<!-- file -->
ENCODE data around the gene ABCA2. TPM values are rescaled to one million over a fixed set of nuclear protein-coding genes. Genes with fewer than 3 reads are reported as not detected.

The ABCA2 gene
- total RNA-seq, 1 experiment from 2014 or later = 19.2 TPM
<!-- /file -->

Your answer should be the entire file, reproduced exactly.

ENCODE data around the gene ABCA2. TPM values are rescaled to one million over a fixed set of nuclear protein-coding genes. Genes with fewer than 3 reads are reported as not detected.

The ABCA2 gene
- total RNA-seq, 1 experiment from 2014 or later = 19.2 TPM